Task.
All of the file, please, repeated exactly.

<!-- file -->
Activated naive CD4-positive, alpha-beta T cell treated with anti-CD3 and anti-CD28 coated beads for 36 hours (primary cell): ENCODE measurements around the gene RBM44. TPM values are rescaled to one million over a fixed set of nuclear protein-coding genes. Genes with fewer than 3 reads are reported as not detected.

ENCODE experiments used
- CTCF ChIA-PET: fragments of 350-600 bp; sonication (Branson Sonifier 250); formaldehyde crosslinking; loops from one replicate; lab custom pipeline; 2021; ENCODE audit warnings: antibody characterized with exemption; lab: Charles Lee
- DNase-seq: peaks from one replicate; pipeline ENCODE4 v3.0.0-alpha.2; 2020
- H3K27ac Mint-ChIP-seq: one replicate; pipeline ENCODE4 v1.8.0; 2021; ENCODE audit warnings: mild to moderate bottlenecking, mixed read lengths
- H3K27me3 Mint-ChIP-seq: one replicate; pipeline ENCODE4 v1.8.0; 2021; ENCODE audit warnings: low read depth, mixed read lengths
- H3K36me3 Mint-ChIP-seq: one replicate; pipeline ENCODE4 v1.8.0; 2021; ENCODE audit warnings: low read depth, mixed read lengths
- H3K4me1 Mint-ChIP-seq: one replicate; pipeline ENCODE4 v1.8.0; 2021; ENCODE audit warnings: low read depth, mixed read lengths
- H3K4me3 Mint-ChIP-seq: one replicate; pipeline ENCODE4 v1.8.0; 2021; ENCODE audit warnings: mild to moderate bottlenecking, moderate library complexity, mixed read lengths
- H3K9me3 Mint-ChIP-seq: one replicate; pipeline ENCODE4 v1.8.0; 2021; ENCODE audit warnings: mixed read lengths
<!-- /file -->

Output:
Activated naive CD4-positive, alpha-beta T cell treated with anti-CD3 and anti-CD28 coated beads for 36 hours (primary cell): ENCODE measurements around the gene RBM44. TPM values are rescaled to one million over a fixed set of nuclear protein-coding genes. Genes with fewer than 3 reads are reported as not detected.

ENCODE experiments used
- CTCF ChIA-PET: fragments of 350-600 bp; sonication (Branson Sonifier 250); formaldehyde crosslinking; loops from one replicate; lab custom pipeline; 2021; ENCODE audit warnings: antibody characterized with exemption; lab: Charles Lee
- DNase-seq: peaks from one replicate; pipeline ENCODE4 v3.0.0-alpha.2; 2020
- H3K27ac Mint-ChIP-seq: one replicate; pipeline ENCODE4 v1.8.0; 2021; ENCODE audit warnings: mild to moderate bottlenecking, mixed read lengths
- H3K27me3 Mint-ChIP-seq: one replicate; pipeline ENCODE4 v1.8.0; 2021; ENCODE audit warnings: low read depth, mixed read lengths
- H3K36me3 Mint-ChIP-seq: one replicate; pipeline ENCODE4 v1.8.0; 2021; ENCODE audit warnings: low read depth, mixed read lengths
- H3K4me1 Mint-ChIP-seq: one replicate; pipeline ENCODE4 v1.8.0; 2021; ENCODE audit warnings: low read depth, mixed read lengths
- H3K4me3 Mint-ChIP-seq: one replicate; pipeline ENCODE4 v1.8.0; 2021; ENCODE audit warnings: mild to moderate bottlenecking, moderate library complexity, mixed read lengths
- H3K9me3 Mint-ChIP-seq: one replicate; pipeline ENCODE4 v1.8.0; 2021; ENCODE audit warnings: mixed read lengths